Although BC proteins use a Cu+/Cu2+ redox couple, the binuclear CuA sites use a (Cu1+–Cu1+)/(Cu1.5+–Cu1.5+) redox cycle. The oxidized form of CuA is mixed-valent (MV), with a highly covalent Cu2S2 core that gives rise to its unique spectroscopic features. The unpaired electron is fully delocalized over the two Cu centers and exhibits a characteristic seven-line 63,65Cu hyperfine splitting pattern in electron paramagnetic resonance (EPR) spectroscopy (14, 15). Maintaining valence delocalization even in the presence of a low symmetry protein environment has been attributed to the large electronic coupling (HAB) resulting from a direct Cu–Cu σ bond and efficient superexchange facilitated by substantial Cu2–S(Cys)2 covalency. This strong electronic coupling between the two Cu’s leads to a Ψ → Ψ* (Cu–Cu σ → σ*) transition at ∼13,500 cm−1 (16). Excitation into this transition using resonance Raman (RR) yields a large excited state distortion in the totally symmetric Cu2S2 core “accordion” mode (ν1), a characteristic of Robin & Day class III MV delocalization (17⇓–19). The two bridging S(Cys) ligands give rise to four in-plane S(p)-derived molecular orbitals (MOs) for S(Cys) → Ψ* charge transfer (CT) transitions. These have been assigned to absorption bands in the region of 20,000 cm−1. Laser excitation into these CT transitions gives rise to RR enhancement of three additional Cu2S2 core vibrations (SI Appendix, Fig. S1A). The functional advantage of a valence delocalization in terms of rapid, long-range ET at low driving forces (∼45 mV) has been ascribed to lowering the reorganization energy (λ) by distributing structural rearrangements associated with redox over two Cu centers (20).

In nature, the S(Met) ligand of BC is sometimes found to be replaced by other protein residues. These can either coordinate to Cu [e.g., O(Gln) in stellacyanin (St)] or leave the axial position vacant (e.g., Leu in the fungal laccases) (21, 22). In BC, it was found that variation of the axial ligand from O(Gln) to S(Met) to nothing can tune E0 over a 300 mV range (23). In nitrite reductase (NiR), the Cu2+–S(Met) bond strength could be experimentally determined and was found to be weak (4.6 kcal/mol) as its loss is compensated by an increased S(Cys) donor interaction with Cu. The low strength of this bond suggested an important role of the protein in keeping the S(Met) ligand bound at physiological temperature. The contribution of the protein in stabilizing the active site structure has been referred to as an entatic/rack state in bioinorganic chemistry (24, 25). For BC sites, the protein matrix provides the negative free energy required to overcome the entropically favored S(Met) bond loss. This plays an important role in ET function as S(Met) binding stabilizes the oxidized more than the reduced state of the Cu site and lowers E0 by ∼200 mV.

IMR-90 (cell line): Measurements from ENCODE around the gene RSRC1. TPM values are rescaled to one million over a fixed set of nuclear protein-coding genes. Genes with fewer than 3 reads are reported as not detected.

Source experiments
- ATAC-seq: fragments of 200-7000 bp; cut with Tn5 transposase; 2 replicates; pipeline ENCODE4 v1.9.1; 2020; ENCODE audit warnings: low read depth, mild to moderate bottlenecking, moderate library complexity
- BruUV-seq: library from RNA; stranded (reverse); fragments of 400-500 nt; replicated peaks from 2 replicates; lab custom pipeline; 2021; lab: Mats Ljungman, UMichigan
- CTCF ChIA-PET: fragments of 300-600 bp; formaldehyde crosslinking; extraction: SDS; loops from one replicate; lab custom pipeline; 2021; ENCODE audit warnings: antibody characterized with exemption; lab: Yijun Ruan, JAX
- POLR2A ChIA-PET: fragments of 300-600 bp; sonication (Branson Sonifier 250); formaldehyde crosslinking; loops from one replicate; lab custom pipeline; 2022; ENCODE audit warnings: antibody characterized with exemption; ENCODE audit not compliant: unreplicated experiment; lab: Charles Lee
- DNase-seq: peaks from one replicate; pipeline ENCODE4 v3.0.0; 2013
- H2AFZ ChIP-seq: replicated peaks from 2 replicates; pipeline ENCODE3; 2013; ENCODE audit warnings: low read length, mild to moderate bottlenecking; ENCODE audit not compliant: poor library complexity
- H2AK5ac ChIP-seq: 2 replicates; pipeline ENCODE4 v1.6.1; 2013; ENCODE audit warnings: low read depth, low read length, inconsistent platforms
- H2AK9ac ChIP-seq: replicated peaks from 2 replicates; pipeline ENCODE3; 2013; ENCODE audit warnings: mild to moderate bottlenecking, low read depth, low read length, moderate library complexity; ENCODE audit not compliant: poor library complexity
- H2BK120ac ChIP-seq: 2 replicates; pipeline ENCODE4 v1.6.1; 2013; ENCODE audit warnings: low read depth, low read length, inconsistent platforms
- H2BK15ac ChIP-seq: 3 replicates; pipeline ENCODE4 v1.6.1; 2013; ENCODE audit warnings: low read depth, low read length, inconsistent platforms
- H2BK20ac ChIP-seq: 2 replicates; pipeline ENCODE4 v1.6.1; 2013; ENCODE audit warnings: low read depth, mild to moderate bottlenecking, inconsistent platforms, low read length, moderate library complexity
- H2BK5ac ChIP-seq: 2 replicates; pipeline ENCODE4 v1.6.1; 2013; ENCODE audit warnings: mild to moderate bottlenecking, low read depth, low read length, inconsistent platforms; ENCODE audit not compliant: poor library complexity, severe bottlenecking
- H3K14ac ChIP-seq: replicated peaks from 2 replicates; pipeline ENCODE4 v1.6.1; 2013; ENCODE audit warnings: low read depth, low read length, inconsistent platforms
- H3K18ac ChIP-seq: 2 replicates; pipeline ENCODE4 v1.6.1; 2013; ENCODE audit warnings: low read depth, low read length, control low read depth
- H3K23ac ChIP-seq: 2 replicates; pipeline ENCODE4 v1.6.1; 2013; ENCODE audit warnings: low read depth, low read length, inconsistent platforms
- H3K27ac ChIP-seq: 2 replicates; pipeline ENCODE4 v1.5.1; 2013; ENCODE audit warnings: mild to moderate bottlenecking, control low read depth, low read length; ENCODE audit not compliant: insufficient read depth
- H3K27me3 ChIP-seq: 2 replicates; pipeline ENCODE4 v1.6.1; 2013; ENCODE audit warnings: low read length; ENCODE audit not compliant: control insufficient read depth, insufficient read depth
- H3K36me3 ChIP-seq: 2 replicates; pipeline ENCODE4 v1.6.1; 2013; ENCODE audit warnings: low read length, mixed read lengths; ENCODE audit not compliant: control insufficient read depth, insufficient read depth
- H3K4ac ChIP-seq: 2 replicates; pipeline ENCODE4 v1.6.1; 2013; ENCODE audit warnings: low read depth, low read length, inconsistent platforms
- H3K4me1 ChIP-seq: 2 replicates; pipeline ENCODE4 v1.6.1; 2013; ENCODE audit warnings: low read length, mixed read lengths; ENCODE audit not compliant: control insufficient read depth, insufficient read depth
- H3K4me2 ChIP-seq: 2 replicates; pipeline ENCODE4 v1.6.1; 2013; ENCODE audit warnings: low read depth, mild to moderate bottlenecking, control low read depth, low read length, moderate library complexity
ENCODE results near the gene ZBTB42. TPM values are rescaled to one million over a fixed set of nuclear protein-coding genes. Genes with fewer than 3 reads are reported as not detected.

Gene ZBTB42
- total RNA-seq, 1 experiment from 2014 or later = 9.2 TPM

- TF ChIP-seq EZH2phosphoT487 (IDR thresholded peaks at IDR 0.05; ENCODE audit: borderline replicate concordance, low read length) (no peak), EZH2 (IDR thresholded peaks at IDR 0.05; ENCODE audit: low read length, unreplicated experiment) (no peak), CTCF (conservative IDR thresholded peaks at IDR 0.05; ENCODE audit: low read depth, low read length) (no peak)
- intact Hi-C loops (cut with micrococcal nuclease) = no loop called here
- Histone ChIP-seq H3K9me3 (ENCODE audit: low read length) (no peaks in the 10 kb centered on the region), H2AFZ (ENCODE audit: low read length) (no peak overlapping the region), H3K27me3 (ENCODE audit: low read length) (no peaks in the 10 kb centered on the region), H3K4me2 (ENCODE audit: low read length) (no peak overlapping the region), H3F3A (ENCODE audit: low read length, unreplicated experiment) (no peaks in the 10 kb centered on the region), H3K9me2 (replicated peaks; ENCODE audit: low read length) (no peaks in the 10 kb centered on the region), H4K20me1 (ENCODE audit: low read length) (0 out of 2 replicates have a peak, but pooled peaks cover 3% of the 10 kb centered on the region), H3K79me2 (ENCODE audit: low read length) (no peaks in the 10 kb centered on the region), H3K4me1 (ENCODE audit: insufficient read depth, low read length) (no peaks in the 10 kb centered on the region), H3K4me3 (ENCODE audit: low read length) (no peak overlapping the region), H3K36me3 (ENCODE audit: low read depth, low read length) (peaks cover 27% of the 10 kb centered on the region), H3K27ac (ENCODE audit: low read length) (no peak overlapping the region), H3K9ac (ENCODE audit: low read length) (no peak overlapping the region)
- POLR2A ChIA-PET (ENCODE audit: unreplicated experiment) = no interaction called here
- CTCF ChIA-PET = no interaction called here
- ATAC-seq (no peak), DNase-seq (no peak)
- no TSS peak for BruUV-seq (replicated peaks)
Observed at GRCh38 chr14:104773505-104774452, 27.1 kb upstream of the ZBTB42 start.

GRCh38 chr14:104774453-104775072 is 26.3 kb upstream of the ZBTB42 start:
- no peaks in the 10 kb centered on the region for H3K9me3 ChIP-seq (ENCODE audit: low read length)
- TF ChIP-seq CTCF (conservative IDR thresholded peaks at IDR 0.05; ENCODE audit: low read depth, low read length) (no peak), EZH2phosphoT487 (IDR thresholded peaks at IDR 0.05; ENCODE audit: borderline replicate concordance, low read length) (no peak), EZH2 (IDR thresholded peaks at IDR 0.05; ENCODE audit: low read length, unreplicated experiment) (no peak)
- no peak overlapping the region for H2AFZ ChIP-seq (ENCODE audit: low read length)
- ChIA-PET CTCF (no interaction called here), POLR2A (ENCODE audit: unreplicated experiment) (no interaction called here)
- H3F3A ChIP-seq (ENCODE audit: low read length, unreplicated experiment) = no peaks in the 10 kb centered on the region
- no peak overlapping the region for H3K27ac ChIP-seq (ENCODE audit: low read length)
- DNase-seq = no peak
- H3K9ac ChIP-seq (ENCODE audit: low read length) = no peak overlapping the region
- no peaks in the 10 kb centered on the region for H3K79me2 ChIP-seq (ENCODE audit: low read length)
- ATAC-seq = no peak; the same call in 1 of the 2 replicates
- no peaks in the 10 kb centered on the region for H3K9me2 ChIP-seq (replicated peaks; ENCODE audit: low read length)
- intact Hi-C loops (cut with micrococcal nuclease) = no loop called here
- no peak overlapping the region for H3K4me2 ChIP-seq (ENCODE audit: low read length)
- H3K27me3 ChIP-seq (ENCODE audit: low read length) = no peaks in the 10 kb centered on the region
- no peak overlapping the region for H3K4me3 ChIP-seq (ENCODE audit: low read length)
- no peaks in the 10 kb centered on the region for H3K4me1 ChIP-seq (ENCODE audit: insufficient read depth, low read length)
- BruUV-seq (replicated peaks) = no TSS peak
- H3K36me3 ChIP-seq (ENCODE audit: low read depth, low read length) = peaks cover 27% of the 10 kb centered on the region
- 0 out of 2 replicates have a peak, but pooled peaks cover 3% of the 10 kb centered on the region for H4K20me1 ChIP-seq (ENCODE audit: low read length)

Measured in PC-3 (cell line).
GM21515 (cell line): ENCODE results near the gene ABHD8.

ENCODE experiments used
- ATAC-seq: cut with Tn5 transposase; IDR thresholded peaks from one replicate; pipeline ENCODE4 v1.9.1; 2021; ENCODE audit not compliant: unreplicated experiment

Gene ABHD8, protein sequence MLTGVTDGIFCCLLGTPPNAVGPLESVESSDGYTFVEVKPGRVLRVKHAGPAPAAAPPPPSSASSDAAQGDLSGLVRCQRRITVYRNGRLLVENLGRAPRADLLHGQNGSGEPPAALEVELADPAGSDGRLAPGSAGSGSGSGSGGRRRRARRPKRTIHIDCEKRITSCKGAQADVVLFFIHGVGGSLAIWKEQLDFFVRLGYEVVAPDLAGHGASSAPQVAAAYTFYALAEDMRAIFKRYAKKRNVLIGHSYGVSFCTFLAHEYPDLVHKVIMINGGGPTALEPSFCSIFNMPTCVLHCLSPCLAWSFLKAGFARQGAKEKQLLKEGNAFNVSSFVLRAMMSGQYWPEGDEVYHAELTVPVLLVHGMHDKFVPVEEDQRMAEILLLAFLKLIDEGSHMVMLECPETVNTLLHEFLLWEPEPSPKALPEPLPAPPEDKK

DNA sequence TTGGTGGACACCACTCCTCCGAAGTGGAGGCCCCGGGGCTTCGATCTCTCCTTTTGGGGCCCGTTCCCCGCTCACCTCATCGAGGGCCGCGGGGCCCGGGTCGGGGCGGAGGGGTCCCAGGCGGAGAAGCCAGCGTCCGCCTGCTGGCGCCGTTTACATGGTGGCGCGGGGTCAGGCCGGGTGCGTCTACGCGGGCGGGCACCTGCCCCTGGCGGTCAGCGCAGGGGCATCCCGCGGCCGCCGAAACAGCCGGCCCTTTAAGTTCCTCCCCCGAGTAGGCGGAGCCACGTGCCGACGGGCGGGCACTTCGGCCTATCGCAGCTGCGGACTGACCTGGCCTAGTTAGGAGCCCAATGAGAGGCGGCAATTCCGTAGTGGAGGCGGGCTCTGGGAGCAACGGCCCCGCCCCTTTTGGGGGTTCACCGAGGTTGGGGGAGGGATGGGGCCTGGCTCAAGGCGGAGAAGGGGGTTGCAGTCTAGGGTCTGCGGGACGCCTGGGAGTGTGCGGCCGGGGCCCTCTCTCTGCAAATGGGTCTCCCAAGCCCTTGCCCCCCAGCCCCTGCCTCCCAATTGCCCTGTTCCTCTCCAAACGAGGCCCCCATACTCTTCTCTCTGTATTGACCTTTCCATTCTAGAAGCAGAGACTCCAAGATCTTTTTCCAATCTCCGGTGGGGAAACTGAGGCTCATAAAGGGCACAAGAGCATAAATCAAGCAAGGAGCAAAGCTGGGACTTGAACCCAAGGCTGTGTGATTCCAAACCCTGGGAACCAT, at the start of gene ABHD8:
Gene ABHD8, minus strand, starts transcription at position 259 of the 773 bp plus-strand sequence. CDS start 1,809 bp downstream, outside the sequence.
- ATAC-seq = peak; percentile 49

In contrast to BC proteins, S(Met) is the only axial ligand found in naturally occurring CuA sites [cytochrome c oxidase (CcO), nitrous oxide reductase (N2OR), nitric oxide reductase (NOR), terminal oxidase in Sulfolobus acidocaldarius (SoxH)] (26). Interestingly, in contrast to BC, the Met to Leu mutation in the CuA Az only led to a 16 mV increase in E0 (compared with an 86 mV increase for this mutant in BC Az) (27). This apparent difference in the extent of the axial ligand contribution to E0 relative to previous studies on BC has led us to further explore its contribution to function in CuA and whether or not it is entatic as in BC. We use a combination of spectroscopic methods [low-temperature (LT) absorption and magnetic circular dichroism (MCD), RR, and EPR] coupled to density functional theory (DFT) calculations to investigate the geometric and electronic structures of CuA Az and a series of its axial ligand variants (M123X; X = Q, L, H). The influence of the axial ligand on the E0 and λ are evaluated and compared with these properties in the well-understood BC site. Furthermore, the proposed involvement of CuA in ET pathways (28) as well as the entatic/rack nature of the Cu–S(Met) bond in CuA are evaluated and discussed.


Spectroscopic Features of Axial Perturbations.